Mexican ‘federales’ refuse to investigate organized criminal groups, Chihuahua AG says

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Chihuahua authorities say task of fighting drug cartels has fallen on them due to federal inaction

JUAREZ, Mexico (Border Report) — After going through another month of bloody drug violence, Chihuahua state authorities are asking Mexico City to step in but are getting no response, they say.

A total of 162 people were murdered in Juarez in August, five fewer than in July. All but 10 of those homicides were drug-related and several involved multiple victims, Chihuahua Deputy Attorney General Jorge Nava said.

The Mexican Feds “are reluctant not only about initiating organized crime investigations, but also reluctant to receive investigative files that the state has put together and passed on to them to present to a federal judge,” Nava said in a Wednesday videoconference.

The state AG seemed to express frustration that, in the past four years, the federales have only taken over a single drug case in Juarez. And that was handed to them on a silver platter. “We were able to outline the structure of the criminal group, the duties carried out by each of its members, which perfectly fit the federal definition of organized crime,” he said.

Chihuahua Deputy Attorney General Jorge Nava

Two states in Mexico that are led by governors from the conservative National Action Party, or PAN, have openly engaged drug gangs. In Tamaulipas, Francisco Javier Garcia Cabeza de Vaca’s state police have shot it out on several occasions against members of the Northeast Cartel (CDN). The cartel retaliated with a three-day offensive that shut down Nuevo Laredo around New Year’s Day.

In Chihuahua, Javier Corral’s state forces as well as innocent bystanders came under attack last year after the attempted transfer of the “Mexicles” gang leader from a Juarez jail to a federal prison in the interior of the country. And this year, police again were targeted during a citywide offensive from the “Aztecas” drug gang following the arrest of their leader, Jose Dolores Villegas Soto, a.k.a. The Iraqi.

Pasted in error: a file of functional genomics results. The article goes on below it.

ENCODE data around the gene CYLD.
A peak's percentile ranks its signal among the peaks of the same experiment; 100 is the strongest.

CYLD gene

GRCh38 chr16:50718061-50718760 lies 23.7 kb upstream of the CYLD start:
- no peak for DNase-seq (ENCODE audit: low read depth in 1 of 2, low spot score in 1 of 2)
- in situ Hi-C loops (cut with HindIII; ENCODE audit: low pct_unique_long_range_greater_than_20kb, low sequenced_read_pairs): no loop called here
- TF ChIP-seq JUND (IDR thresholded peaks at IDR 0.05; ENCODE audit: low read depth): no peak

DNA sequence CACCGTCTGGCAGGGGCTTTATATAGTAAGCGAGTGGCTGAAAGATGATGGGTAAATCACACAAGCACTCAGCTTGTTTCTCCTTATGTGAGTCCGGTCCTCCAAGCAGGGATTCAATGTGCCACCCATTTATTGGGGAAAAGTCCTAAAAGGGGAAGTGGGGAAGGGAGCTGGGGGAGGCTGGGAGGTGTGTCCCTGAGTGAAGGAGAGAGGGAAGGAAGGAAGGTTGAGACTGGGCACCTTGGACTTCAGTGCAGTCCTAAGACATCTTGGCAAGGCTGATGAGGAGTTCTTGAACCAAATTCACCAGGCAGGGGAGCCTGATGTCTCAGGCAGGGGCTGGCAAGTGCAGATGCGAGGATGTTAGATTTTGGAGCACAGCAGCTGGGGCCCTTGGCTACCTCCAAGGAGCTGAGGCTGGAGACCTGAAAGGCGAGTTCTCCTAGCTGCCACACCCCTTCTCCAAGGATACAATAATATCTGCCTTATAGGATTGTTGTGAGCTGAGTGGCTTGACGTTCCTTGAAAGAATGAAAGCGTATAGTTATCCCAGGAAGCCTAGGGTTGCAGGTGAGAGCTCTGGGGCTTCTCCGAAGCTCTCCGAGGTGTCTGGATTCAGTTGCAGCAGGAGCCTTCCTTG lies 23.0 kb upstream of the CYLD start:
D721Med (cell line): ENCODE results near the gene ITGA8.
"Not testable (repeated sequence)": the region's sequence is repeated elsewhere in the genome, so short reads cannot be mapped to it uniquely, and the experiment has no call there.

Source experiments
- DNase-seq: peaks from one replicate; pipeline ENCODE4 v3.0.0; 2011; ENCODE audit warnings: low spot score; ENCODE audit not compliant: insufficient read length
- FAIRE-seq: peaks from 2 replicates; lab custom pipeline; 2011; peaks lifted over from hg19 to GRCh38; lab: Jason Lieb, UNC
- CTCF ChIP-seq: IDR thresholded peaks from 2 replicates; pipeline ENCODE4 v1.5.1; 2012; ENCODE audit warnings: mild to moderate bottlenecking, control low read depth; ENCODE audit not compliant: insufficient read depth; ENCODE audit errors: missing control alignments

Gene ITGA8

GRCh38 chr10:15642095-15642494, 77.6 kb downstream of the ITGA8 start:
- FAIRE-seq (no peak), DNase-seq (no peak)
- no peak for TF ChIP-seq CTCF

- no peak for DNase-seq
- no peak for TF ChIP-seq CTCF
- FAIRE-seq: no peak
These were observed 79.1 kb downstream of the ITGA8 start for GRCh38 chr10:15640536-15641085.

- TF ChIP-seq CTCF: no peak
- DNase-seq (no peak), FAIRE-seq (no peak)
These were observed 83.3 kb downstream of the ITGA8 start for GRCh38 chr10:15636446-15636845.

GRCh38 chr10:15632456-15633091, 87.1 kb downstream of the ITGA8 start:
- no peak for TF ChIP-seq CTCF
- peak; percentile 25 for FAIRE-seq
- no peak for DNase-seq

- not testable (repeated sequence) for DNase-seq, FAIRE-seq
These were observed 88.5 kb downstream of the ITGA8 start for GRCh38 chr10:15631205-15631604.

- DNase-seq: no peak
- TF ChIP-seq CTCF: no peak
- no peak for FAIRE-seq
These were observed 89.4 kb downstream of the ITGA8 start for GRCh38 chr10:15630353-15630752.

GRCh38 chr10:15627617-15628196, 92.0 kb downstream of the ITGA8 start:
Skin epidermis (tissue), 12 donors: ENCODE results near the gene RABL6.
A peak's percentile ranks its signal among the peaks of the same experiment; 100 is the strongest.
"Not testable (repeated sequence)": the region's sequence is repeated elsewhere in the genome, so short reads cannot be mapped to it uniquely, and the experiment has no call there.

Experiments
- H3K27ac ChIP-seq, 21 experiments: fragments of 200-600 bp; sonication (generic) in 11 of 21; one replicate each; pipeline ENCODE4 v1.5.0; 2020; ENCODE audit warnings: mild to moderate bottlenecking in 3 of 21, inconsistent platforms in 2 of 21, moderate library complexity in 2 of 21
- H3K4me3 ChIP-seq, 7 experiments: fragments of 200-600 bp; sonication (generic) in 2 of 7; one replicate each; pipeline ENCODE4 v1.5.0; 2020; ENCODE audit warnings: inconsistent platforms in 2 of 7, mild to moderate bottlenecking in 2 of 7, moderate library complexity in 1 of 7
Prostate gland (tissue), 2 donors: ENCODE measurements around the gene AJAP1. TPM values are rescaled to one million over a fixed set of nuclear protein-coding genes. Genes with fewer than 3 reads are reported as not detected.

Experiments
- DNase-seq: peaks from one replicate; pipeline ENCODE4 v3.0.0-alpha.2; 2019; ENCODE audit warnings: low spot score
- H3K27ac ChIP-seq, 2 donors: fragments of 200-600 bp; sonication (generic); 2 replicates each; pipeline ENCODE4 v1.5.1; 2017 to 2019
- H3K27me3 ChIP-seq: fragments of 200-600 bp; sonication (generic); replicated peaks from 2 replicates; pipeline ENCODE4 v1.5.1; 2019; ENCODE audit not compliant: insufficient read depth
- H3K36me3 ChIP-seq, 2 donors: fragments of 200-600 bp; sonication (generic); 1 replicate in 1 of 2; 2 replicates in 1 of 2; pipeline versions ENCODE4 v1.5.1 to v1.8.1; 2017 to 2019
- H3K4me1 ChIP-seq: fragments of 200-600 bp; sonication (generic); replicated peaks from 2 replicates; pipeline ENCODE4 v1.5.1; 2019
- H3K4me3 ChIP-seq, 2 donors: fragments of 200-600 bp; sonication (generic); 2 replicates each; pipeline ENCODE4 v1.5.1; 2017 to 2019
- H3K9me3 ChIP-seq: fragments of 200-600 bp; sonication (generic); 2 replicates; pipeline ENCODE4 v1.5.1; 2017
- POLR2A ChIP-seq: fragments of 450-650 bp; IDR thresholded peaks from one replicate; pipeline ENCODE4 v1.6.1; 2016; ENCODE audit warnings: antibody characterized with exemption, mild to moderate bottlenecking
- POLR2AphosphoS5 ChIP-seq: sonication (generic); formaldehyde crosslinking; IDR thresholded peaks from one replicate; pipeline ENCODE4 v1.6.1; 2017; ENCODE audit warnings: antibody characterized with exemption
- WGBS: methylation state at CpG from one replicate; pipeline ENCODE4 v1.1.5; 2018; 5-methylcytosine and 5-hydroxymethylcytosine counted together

Nava said the state police have maps, organizational charts and know of activities the drug gangs engage in.

“They’re pyramid-like structures with a distribution of duties. We continue to solicit the support of federal authorities so they take charge of organized criminal matters,” Nava said, adding that such federal involvement has been “abandoned” in Juarez.

Chihuahua state police officers investigate a shooting against one of their own this week in Juarez. (photo by Roberto Delgado / Special to Border Report)

Border Report on Wednesday sought comment from the Juarez office of the Federal Attorney General. A press liaison said she was aware of the state official’s statements and would ask her superiors if they would be issuing a response.

‘Crooked cars’ may render security cameras, license plate readers ‘useless’

Meantime, Nava says another crime-fighting tool that the state had hoped to deploy shortly may hit a snag.

The state planned to deploy in the next few months a citywide system of surveillance cameras to prevent crimes and look for clues regarding the perpetrators. However, with the recent revelation that up to 60,000 vehicles are circulating in the city with expired U.S. license plates, paper plates issued by individuals, or no plates at all, the cameras may not be of much help, Nava said.

“That can render the cameras useless. If we record a crime or deploy license plate readers it would be a waste of money if we don’t get our vehicle registration in order first,” he said.

Nava added that state police would be helping Juarez authorities impound certain “autos chuecos,” the so-called “crooked cars.”

“We are in a community education phase. We are trying not to affect people’s livelihood. If they use (the vehicle) for work, school or other necessities, we don’t want to affect them,” he said. “We’ll be after those running around in a 2018, 2019 model car with printed plates. Employees will not be able to go into government (parking lots) if they have an irregular vehicle.”

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